I was sent to Vietnam in 1968, and I was expecting to be over there for six months. I was over with an infantry unit, and I got a letter while I was in the rice paddies somewhere, and it said actually you're getting out 90 days early to come home. I went from 100 days left in the service in Vietnam to 11 days. I was sitting in a foxhole looking out in the Vietnamese night wondering what was I going to do when I got home.
I knew I was real excited about seeing Gayle again. I hadn't seen her in quite a while. But I was also excited about a cheeseburger, french fries and a chocolate milkshake. These are the things you think about when you're aware from this kind of stuff.
Anyway, when I got home, I said, okay, this is my opportunity. Maybe I'll start golf. But I had to go back to school and I had to work, and I worked 70 hours a week and went to school three hours three days a week, so golf had to be put on the back burner. Finally Gayle's mom and dad said, "We'll give you enough money so you don't have to work yourself to death so you can finish school." So I had the opportunity to go to school from 8:00 in the morning until 9:00 in the morning and I had the rest of the day free.
So what better way to fill up ten hours or eight hours than golf? So I joined a little club, had enough money to do that, Pinetree Country Club, and I started playing golf.
Head pro there, Burt Seagraves, kind of took me under his wing and kind of taught me what he knew about the golf swing and he kind of paid attention to me, which I really needed at that time. But he also gave me the book, Ben Hogan's book, "Five Basic Fundamentals." He said, "If you want to learn how to swing, use this book."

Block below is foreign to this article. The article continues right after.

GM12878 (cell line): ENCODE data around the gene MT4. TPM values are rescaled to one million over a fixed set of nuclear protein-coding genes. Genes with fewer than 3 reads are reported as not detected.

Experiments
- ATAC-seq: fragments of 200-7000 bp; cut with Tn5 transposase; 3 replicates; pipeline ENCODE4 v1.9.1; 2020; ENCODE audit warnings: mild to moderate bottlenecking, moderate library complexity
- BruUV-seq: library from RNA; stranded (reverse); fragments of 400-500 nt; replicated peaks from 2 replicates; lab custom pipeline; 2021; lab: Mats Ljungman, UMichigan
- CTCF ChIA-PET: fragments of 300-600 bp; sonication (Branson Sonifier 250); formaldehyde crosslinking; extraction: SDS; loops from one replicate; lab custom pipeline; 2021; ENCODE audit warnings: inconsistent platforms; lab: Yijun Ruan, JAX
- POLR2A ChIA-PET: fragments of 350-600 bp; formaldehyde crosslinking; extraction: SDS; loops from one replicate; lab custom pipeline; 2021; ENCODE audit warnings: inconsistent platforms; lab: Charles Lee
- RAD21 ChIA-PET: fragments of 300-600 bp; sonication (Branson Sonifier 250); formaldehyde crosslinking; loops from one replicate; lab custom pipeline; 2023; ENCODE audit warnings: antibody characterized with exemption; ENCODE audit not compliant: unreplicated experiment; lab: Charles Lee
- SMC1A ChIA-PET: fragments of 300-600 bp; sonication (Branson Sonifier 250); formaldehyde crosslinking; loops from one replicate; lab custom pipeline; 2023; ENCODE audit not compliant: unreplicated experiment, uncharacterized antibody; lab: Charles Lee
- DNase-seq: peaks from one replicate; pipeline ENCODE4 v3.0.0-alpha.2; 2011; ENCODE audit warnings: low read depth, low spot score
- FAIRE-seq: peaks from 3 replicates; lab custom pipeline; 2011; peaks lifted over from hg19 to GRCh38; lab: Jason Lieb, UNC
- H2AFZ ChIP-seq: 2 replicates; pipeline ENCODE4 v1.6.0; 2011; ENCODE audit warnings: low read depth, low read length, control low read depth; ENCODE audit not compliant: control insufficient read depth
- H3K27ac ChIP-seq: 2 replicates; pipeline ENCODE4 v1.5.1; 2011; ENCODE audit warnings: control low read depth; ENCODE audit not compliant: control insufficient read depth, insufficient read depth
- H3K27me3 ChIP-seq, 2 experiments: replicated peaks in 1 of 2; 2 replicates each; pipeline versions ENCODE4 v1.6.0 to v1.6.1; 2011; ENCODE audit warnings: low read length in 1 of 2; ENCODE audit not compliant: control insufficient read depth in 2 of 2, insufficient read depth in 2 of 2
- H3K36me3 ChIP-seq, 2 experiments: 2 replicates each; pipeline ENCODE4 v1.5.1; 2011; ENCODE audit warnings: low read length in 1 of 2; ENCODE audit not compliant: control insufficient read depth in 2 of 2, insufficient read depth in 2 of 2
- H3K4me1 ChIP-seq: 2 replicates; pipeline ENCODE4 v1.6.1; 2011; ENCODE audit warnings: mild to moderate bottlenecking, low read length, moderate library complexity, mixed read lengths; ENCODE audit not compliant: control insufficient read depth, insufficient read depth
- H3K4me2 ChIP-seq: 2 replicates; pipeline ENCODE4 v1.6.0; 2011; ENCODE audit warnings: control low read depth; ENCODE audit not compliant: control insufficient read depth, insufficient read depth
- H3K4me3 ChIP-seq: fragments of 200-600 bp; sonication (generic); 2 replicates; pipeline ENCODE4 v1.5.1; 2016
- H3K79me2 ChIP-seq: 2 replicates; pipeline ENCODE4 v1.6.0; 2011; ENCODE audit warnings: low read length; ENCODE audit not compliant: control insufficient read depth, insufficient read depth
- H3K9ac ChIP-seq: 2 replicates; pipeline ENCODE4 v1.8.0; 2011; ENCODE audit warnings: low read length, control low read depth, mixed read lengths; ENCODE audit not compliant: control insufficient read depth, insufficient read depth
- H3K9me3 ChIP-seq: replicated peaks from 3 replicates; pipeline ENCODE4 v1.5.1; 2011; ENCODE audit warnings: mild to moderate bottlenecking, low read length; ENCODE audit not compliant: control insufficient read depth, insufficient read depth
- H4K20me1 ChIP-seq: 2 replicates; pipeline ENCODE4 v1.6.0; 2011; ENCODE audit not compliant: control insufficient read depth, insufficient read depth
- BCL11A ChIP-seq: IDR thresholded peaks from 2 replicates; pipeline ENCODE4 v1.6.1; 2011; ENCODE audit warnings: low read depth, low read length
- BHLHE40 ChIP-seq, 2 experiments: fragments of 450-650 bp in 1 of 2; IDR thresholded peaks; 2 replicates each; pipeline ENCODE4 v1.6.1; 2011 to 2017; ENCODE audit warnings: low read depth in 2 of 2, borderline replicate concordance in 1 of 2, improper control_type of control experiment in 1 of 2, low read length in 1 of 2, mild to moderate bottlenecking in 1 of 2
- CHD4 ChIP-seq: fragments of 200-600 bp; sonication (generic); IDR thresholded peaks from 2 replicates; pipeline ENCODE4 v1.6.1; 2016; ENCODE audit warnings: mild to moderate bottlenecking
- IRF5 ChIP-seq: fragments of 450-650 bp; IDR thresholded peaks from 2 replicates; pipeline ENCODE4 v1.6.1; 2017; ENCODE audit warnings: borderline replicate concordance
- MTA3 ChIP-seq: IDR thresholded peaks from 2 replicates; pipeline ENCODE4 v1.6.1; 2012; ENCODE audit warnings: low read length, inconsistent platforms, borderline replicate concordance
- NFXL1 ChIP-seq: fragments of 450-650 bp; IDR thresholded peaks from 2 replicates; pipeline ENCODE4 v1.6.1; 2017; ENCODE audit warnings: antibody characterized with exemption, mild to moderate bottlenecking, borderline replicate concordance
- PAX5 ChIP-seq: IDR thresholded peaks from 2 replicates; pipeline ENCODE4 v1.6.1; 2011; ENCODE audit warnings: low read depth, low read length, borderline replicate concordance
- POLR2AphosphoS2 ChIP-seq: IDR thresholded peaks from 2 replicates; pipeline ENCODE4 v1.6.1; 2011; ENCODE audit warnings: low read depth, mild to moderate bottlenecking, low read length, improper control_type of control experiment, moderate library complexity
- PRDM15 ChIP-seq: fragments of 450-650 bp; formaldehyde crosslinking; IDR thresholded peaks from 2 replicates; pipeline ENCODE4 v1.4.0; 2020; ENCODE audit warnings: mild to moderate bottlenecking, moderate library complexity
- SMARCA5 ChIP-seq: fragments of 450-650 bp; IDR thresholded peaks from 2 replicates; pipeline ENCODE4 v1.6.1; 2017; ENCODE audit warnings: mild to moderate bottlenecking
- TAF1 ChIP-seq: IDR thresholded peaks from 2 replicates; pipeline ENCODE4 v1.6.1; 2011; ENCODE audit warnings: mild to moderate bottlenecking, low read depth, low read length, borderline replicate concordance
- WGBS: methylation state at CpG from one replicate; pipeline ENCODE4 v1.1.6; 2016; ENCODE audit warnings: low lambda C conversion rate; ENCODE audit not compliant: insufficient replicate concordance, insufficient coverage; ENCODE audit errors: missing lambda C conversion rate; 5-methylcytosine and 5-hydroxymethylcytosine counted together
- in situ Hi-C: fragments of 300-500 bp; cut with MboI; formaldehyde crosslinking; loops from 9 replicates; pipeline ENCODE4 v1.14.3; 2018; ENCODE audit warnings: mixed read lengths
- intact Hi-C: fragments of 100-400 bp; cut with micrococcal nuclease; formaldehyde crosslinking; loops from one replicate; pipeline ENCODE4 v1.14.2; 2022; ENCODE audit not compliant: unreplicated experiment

So being kind of a math major and doing it in kind of an analytical way, I decided to work on each one of those fundamentals, work on it until I got it and then go to the next.
Sure enough, it worked. I became a better player. I actually wanted to be a club professional. I applied for a club job in a small town not far from us. It came down to two people and I didn't get the job. Some of the members there at the club who are with me tonight got together and said, "Why don't you go down to Tampa and try to play for a year. Why don't you just try to play." I was making $67 a week. It seemed like a big push to me. What was I going to miss?
But the good thing about it is that these people, and Chad Austin, his wife Hazel and Bill Grice and his wife Anita and Larry Bacon are here tonight, one of my three original sponsors, and they put up the money, and they said if you don't make it, you don't owe us a thing, but if you do make it, just pay us back and you can go on your own.
Burt told me, I went back to him and said should I do it? Burt Seagraves, the guy that was teaching me. He said, "There's something I want you to remember. If you don't try it, you may always regret it." When you're learning this game, he says, "Another thing you need to remember is shots don't lie. It's going to go where you hit it. You can always correct what you're doing if you just remember that shots don't lie."
So that's how I began my Tour, and I went down to Tampa, played on the mini-Tours for a year, qualified for the Tour the first time, 1973. If you look up the word rookie in the dictionary, that's me. I was the pure rookie. I had only played in one 72-hole event in my whole career, never played on any kind of grass except Bermudagrass, and we do play in places -- I've still got a hurt wrist.
I used to watch on television when the guys up in New York would take these big old long divots out of the fairway and I'd see the caddie run up there and grab them and take them -- I was playing on Georgia clay and Bermuda down in Georgia off a practice tee, and I can remember trying to take these big old long divots, and I still have problems today (laughter).